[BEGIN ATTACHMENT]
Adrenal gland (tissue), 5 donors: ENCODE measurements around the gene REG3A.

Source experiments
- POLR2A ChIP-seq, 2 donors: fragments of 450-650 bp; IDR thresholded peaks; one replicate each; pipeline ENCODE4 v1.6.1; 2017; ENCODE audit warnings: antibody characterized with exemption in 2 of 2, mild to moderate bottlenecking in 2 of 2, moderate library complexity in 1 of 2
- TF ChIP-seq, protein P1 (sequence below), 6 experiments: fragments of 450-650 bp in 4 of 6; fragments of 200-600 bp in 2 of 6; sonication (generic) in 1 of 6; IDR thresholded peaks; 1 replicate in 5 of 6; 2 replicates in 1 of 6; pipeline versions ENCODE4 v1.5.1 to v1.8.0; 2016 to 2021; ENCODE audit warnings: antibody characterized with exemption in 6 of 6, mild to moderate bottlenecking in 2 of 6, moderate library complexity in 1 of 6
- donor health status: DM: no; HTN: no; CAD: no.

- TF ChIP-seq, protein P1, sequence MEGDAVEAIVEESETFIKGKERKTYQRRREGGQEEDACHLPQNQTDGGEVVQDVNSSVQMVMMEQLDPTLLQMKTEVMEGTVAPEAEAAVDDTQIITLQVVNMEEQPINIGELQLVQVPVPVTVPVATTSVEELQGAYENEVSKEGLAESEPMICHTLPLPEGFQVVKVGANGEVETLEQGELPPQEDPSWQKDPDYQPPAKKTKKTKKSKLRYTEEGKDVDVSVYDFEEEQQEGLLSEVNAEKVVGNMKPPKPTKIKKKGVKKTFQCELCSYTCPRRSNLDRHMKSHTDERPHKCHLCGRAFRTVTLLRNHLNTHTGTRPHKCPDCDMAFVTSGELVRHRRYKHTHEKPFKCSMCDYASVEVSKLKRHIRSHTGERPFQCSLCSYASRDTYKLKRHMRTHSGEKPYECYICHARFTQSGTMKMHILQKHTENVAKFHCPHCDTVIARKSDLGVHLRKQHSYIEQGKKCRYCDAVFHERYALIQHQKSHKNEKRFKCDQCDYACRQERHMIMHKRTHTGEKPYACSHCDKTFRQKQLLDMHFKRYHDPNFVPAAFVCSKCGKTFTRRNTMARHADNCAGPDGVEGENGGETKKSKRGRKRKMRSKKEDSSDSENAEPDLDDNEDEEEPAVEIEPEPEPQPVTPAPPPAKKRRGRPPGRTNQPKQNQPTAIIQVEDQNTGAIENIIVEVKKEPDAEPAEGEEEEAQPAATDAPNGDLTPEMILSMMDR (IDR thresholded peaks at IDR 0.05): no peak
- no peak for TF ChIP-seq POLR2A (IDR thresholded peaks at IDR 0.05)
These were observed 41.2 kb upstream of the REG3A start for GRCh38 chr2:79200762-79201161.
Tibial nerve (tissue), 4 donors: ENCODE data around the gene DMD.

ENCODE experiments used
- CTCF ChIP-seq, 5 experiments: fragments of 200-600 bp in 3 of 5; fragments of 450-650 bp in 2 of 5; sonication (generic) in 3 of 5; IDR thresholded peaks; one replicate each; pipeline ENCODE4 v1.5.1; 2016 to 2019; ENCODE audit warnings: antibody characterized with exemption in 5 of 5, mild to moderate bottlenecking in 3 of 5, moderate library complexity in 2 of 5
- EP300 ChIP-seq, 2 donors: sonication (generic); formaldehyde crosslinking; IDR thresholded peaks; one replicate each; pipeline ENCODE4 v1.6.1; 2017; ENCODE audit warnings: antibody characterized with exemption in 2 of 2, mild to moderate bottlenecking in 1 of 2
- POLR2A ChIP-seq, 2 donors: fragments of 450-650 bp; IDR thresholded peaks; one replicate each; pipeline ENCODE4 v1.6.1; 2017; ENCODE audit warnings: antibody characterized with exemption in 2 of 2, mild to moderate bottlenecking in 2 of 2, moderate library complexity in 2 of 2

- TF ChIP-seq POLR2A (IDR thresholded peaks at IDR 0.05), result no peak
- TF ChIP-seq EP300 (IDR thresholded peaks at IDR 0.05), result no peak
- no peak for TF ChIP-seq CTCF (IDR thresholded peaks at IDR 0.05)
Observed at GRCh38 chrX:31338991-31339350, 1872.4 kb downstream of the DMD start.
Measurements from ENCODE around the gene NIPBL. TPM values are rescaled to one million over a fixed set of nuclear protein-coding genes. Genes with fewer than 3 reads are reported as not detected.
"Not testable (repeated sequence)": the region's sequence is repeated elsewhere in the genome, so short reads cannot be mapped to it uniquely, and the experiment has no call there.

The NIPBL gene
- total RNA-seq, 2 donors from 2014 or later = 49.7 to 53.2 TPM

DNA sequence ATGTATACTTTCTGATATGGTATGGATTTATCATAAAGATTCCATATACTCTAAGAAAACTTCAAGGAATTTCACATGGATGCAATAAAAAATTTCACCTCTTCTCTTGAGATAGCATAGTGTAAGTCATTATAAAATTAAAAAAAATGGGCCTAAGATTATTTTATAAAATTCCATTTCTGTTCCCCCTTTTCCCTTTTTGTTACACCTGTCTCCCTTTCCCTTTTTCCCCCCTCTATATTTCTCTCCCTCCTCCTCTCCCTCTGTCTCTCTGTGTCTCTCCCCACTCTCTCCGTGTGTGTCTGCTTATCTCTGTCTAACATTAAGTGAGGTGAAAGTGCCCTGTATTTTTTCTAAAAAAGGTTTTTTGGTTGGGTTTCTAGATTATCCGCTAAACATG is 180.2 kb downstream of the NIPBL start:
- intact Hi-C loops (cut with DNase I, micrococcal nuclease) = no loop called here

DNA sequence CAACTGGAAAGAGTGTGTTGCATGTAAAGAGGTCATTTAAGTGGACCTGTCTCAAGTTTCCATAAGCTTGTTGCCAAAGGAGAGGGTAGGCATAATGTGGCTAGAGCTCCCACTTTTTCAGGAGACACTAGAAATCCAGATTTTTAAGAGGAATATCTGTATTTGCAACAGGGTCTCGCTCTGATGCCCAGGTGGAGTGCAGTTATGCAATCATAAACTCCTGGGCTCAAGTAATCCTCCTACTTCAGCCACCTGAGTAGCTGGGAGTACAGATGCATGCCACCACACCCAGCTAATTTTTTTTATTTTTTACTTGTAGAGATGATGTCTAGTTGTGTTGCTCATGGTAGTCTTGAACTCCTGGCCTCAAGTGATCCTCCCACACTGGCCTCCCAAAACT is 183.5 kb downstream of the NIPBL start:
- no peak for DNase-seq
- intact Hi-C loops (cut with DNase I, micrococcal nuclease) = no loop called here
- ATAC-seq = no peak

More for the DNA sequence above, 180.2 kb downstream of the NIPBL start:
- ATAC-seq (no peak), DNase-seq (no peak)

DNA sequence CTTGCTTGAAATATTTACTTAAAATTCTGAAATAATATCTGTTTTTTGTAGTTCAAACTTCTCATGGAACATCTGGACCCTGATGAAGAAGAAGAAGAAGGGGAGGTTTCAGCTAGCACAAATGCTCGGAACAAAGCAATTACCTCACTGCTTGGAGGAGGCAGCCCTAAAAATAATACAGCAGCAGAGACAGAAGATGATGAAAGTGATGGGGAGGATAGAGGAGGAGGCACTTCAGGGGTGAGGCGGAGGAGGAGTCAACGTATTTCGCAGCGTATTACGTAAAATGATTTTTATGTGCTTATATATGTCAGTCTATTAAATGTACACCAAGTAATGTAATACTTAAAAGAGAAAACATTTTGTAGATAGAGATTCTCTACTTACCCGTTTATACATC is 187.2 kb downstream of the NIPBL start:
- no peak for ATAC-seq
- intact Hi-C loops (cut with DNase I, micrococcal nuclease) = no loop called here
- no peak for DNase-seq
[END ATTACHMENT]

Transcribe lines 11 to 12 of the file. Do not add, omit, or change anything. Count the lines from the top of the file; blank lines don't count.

- CTCF ChIP-seq, 5 experiments: fragments of 200-600 bp in 3 of 5; fragments of 450-650 bp in 2 of 5; sonication (generic) in 3 of 5; IDR thresholded peaks; one replicate each; pipeline ENCODE4 v1.5.1; 2016 to 2019; ENCODE audit warnings: antibody characterized with exemption in 5 of 5, mild to moderate bottlenecking in 3 of 5, moderate library complexity in 2 of 5
- EP300 ChIP-seq, 2 donors: sonication (generic); formaldehyde crosslinking; IDR thresholded peaks; one replicate each; pipeline ENCODE4 v1.6.1; 2017; ENCODE audit warnings: antibody characterized with exemption in 2 of 2, mild to moderate bottlenecking in 1 of 2